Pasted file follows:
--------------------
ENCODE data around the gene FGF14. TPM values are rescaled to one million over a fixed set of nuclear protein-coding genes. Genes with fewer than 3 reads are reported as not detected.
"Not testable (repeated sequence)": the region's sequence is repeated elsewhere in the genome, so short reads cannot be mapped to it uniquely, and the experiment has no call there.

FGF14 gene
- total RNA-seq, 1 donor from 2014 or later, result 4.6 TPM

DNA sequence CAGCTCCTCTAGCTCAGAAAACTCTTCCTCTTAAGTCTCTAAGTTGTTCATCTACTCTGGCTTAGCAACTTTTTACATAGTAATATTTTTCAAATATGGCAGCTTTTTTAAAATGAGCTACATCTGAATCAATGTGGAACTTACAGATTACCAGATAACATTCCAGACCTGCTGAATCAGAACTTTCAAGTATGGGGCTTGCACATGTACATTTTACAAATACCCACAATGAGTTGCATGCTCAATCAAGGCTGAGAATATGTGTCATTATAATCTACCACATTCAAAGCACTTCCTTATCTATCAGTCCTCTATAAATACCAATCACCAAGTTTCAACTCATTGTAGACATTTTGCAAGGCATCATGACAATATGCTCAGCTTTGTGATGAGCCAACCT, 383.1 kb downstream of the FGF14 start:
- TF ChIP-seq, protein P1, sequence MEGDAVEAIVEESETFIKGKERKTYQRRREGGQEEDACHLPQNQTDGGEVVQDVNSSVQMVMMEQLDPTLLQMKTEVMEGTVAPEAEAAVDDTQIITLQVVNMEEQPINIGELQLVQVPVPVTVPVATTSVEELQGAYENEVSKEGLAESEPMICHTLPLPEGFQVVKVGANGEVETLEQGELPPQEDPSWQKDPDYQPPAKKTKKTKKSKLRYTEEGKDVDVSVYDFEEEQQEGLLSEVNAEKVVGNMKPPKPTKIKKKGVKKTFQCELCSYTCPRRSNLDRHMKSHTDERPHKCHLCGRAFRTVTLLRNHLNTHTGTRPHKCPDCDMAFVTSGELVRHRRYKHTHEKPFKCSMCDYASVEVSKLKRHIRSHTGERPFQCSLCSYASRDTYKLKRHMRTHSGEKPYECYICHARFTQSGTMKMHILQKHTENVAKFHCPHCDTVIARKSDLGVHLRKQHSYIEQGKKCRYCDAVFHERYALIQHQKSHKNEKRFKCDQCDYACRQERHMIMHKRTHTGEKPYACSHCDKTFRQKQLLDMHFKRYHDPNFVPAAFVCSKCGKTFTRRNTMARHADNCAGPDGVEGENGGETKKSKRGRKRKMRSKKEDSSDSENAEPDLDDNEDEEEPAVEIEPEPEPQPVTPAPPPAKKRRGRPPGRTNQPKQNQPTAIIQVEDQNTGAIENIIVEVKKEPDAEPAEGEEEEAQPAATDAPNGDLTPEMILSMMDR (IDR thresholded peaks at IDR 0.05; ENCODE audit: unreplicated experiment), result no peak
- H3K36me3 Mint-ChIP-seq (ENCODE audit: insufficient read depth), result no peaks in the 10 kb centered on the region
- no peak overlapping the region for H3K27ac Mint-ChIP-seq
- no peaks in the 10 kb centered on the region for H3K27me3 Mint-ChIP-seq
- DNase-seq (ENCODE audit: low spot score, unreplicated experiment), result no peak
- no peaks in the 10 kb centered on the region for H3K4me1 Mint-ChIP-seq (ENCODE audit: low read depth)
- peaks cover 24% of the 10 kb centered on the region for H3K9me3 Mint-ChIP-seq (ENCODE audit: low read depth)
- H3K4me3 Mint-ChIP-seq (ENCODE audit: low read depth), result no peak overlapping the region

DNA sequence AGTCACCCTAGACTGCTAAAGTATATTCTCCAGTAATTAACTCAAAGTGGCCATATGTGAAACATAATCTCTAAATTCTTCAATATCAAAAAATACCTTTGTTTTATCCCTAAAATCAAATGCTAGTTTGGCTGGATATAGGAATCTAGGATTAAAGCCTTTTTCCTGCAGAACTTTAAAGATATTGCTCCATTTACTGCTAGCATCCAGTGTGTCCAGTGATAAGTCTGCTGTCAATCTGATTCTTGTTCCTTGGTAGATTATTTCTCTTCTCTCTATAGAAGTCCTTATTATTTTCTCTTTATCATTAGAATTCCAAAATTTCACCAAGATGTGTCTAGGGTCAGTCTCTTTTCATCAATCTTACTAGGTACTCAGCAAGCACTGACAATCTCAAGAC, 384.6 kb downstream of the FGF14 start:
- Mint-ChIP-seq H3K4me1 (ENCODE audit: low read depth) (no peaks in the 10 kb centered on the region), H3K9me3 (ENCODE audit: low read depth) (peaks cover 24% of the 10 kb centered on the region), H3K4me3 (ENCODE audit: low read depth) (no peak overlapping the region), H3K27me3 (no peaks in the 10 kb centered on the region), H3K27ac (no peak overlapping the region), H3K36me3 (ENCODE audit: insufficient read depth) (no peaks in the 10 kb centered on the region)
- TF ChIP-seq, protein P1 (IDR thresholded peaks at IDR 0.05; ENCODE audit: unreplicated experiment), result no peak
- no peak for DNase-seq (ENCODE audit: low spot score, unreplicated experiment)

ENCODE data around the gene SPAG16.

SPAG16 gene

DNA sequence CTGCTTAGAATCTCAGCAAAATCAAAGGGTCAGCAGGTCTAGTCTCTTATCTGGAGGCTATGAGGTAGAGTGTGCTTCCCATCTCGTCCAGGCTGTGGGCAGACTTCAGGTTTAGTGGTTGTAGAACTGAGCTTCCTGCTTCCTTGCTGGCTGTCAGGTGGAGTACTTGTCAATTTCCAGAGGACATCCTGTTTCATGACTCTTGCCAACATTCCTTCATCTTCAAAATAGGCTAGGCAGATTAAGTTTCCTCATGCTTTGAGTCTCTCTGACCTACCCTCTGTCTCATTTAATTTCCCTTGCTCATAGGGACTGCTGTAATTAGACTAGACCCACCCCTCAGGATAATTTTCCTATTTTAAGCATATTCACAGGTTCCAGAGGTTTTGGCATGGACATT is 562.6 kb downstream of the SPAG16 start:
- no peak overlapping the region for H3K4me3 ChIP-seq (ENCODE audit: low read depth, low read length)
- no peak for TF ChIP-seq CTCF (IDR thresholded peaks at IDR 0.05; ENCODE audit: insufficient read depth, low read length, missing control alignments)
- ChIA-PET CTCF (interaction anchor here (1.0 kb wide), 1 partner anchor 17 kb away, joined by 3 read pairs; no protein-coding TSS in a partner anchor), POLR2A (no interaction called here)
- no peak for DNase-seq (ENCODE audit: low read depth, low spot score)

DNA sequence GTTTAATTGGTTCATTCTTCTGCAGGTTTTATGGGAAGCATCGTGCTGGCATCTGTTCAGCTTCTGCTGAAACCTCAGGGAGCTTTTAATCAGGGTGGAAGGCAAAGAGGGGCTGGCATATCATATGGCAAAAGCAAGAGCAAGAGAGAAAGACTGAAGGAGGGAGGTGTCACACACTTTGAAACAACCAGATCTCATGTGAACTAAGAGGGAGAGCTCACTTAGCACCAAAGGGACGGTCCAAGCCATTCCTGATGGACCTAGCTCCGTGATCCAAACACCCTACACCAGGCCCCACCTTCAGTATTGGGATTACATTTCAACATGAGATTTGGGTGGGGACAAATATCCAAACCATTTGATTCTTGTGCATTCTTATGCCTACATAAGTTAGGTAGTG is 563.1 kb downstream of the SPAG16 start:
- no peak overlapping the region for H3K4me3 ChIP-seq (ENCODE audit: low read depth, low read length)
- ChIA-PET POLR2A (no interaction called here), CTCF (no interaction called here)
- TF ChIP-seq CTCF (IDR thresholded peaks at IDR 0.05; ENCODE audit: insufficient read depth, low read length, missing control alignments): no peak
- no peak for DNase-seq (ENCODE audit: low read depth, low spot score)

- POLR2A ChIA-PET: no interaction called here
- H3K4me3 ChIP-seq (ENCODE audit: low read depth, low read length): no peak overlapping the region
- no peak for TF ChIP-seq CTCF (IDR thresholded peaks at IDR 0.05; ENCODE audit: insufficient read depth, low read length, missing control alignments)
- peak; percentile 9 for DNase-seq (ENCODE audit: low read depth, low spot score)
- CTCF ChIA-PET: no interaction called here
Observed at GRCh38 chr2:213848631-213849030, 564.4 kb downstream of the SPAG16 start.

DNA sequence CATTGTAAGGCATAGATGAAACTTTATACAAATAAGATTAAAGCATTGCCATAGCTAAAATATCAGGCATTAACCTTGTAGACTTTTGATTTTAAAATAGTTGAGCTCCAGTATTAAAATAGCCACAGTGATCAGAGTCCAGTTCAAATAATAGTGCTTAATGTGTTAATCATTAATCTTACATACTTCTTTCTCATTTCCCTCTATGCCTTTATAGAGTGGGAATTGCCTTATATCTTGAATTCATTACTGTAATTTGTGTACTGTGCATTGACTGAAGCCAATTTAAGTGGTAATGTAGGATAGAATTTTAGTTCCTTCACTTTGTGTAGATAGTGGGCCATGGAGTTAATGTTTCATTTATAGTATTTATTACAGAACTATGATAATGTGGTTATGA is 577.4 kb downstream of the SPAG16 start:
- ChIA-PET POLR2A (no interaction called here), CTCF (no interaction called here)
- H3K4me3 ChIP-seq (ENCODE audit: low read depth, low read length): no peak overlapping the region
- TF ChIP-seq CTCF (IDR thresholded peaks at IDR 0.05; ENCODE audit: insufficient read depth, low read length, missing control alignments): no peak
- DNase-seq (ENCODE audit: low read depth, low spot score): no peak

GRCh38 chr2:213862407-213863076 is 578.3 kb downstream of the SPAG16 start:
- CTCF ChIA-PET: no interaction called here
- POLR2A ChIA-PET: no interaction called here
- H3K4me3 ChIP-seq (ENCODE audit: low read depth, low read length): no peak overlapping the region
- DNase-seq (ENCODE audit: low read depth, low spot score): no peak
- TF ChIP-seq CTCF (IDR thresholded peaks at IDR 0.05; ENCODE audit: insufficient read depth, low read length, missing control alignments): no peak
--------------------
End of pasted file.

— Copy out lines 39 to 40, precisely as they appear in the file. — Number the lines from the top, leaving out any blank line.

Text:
- TF ChIP-seq CTCF (IDR thresholded peaks at IDR 0.05; ENCODE audit: insufficient read depth, low read length, missing control alignments): no peak
- DNase-seq (ENCODE audit: low read depth, low spot score): no peak